Level Crossing: Railway Journeys in Hindi Cinema is a study of the representation of the railways as a cultural, perceptual, temporal and metaphoric paradigm of modern life in Hindi cinema. It examines the relationship of movement and stasis in late nineteenth century literary accounts and in Hindi cinema from 1935 to 1974 and asks how the three most important coordinates of the modern: machine, speed and vision shaped literary and film discourses.
As railways became a part of the social fabric of the subcontinent in the late nineteenth century, railway compartments, rail tracks, and railway stations became new sites for staging action and articulating aspirations, disappointments and struggles of a generation coming to terms with a rapidly modernising world. Mobility, speed, displacement, encounters with technology, urbanisation, new people, new worlds, new ways of being and perceptions became the subject matter of stories, novels and films.
This volume through an analysis of texts as diverse as wall murals in the Shekhawati region of Rajasthan, Bhartendu Harishchandra’s travel accounts, Rudyard Kipling’s Kim, O. Chandu Menon’s Indulekha, films as Jawani ki Hawa, Achhut Kanya, Miss Frontier Mail, Station Master, Railway Platform, Bhuvan Shome, 27 Down and others examines railways as the technologic force that had a deep impact on our cultural life and imagination. It also shows how the railways functioned as a force of integration of physical and social spaces mediating the experience of modernity and how cinema itself worked to integrate railways into the consciousness of the subcontinent by circulating images of the ‘new’ twentieth-century world.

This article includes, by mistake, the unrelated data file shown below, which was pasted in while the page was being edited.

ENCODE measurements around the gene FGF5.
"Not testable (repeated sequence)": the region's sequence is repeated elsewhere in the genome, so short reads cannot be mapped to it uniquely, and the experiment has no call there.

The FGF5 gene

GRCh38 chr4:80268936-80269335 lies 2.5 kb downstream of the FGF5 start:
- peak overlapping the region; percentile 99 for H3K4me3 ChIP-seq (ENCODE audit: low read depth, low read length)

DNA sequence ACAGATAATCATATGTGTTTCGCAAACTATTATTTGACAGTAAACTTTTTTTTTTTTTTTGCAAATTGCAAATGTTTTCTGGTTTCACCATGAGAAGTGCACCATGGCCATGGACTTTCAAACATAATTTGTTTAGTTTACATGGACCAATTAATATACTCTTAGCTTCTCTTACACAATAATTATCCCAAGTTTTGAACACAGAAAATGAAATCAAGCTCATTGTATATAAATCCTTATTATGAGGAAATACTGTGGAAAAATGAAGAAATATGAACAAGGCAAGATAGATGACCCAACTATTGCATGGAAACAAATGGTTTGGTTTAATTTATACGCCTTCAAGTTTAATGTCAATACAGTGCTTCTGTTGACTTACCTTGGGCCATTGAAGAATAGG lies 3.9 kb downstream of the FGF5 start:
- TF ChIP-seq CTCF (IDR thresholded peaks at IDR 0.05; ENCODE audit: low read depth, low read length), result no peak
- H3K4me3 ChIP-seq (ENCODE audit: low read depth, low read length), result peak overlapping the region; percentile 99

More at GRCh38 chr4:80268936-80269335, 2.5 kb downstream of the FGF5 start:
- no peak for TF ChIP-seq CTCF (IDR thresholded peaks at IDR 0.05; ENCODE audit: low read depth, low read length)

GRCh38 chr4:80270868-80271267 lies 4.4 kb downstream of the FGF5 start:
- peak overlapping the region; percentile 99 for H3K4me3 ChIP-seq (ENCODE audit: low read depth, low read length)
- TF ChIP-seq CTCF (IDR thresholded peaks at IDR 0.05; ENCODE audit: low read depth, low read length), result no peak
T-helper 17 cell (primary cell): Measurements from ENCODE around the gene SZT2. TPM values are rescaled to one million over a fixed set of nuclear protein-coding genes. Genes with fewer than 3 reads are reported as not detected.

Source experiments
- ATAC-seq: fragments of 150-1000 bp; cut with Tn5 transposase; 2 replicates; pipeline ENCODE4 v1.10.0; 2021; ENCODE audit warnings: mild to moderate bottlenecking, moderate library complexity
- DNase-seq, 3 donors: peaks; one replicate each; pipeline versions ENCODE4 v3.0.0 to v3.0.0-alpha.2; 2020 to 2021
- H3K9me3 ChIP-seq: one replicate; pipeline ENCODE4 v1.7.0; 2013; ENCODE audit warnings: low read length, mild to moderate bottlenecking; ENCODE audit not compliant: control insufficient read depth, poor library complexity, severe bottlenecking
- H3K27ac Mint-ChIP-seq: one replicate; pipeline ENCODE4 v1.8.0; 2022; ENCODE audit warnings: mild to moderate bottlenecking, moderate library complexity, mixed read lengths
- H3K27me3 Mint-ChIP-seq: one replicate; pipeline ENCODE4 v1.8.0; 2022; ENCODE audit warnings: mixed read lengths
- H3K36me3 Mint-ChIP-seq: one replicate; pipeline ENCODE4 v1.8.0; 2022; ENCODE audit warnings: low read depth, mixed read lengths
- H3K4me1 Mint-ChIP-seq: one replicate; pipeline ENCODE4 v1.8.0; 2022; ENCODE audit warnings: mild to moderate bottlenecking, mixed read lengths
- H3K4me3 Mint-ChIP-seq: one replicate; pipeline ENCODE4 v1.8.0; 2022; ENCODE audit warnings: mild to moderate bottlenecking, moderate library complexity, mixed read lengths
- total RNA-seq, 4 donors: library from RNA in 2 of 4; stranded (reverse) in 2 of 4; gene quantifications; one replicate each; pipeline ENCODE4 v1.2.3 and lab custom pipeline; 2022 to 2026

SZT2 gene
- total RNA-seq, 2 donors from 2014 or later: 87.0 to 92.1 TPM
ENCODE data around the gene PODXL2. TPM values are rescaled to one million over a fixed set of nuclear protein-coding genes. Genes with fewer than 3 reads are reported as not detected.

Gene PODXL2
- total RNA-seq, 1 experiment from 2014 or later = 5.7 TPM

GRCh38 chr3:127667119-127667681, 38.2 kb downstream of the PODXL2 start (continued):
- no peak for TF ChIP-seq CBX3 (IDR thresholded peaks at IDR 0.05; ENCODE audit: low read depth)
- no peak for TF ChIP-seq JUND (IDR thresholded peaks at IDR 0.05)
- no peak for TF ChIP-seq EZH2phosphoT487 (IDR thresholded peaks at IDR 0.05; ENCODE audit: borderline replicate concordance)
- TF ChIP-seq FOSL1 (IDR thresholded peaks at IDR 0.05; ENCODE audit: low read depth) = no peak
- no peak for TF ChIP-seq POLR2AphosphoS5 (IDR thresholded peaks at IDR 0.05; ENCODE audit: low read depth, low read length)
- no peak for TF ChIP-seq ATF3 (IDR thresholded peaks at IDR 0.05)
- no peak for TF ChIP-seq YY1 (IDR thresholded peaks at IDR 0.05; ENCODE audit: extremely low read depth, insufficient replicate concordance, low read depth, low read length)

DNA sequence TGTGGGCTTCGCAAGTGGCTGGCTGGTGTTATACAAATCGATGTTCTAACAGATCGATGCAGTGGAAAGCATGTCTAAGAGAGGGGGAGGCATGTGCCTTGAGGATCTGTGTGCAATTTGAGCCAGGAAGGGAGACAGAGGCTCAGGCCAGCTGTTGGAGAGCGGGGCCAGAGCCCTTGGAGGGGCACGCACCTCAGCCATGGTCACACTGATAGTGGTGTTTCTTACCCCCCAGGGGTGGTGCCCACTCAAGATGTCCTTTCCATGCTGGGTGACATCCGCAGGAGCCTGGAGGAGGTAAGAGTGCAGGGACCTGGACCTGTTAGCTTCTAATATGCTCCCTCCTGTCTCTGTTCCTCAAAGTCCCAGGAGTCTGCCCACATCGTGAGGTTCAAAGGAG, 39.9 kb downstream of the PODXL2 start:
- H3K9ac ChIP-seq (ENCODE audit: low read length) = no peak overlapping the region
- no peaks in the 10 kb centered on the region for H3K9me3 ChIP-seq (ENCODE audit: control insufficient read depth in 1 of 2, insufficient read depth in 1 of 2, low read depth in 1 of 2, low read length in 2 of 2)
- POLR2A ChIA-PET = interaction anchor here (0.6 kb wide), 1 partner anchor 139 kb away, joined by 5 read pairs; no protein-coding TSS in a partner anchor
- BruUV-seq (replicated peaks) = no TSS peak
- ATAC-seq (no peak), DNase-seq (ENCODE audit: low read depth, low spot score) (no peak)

The volume is addressed to students and scholars in the fields of cinema, culture and media studies, film history. Any reader interested in Hindi cinema would also find it engaging and insightful.
List of Illustrations
Introduction: Faster Than Fairies, Faster Than Witches: Railways and the Cinema in India
1. Intruding Upon the ‘Stationary’: The Journey of a Thousand Miles and a Thousand Looks
2. Rail Tracks: Mobilising the Gaze
3. The Compartment: Female Traveller and the Interiority of Love
4. Railway Station: Journey to the City and Return to the Village
Conclusion: Not Linear but Circular
Vijaya Singh is Assistant Professor, Regional Institute of English, Chandigarh, India.